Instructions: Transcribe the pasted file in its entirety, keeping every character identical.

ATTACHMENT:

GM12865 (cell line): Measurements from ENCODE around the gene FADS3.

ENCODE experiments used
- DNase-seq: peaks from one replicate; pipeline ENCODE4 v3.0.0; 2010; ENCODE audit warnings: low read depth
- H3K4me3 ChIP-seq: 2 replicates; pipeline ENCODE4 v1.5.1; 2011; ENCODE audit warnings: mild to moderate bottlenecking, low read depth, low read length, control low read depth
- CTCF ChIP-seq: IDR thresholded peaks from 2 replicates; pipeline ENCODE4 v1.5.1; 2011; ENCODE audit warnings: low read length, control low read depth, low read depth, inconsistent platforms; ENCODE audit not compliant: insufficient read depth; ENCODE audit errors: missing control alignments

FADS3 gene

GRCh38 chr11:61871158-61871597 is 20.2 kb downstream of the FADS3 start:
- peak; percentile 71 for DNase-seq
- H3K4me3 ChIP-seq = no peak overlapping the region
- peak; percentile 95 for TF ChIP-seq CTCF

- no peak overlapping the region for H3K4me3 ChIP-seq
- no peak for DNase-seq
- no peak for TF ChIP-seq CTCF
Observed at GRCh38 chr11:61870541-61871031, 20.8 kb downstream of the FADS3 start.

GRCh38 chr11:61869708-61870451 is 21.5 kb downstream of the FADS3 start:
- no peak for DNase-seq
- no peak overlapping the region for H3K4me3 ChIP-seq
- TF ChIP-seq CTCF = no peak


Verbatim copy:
GM12865 (cell line): Measurements from ENCODE around the gene FADS3.

ENCODE experiments used
- DNase-seq: peaks from one replicate; pipeline ENCODE4 v3.0.0; 2010; ENCODE audit warnings: low read depth
- H3K4me3 ChIP-seq: 2 replicates; pipeline ENCODE4 v1.5.1; 2011; ENCODE audit warnings: mild to moderate bottlenecking, low read depth, low read length, control low read depth
- CTCF ChIP-seq: IDR thresholded peaks from 2 replicates; pipeline ENCODE4 v1.5.1; 2011; ENCODE audit warnings: low read length, control low read depth, low read depth, inconsistent platforms; ENCODE audit not compliant: insufficient read depth; ENCODE audit errors: missing control alignments

FADS3 gene

GRCh38 chr11:61871158-61871597 is 20.2 kb downstream of the FADS3 start:
- peak; percentile 71 for DNase-seq
- H3K4me3 ChIP-seq = no peak overlapping the region
- peak; percentile 95 for TF ChIP-seq CTCF

- no peak overlapping the region for H3K4me3 ChIP-seq
- no peak for DNase-seq
- no peak for TF ChIP-seq CTCF
Observed at GRCh38 chr11:61870541-61871031, 20.8 kb downstream of the FADS3 start.

GRCh38 chr11:61869708-61870451 is 21.5 kb downstream of the FADS3 start:
- no peak for DNase-seq
- no peak overlapping the region for H3K4me3 ChIP-seq
- TF ChIP-seq CTCF = no peak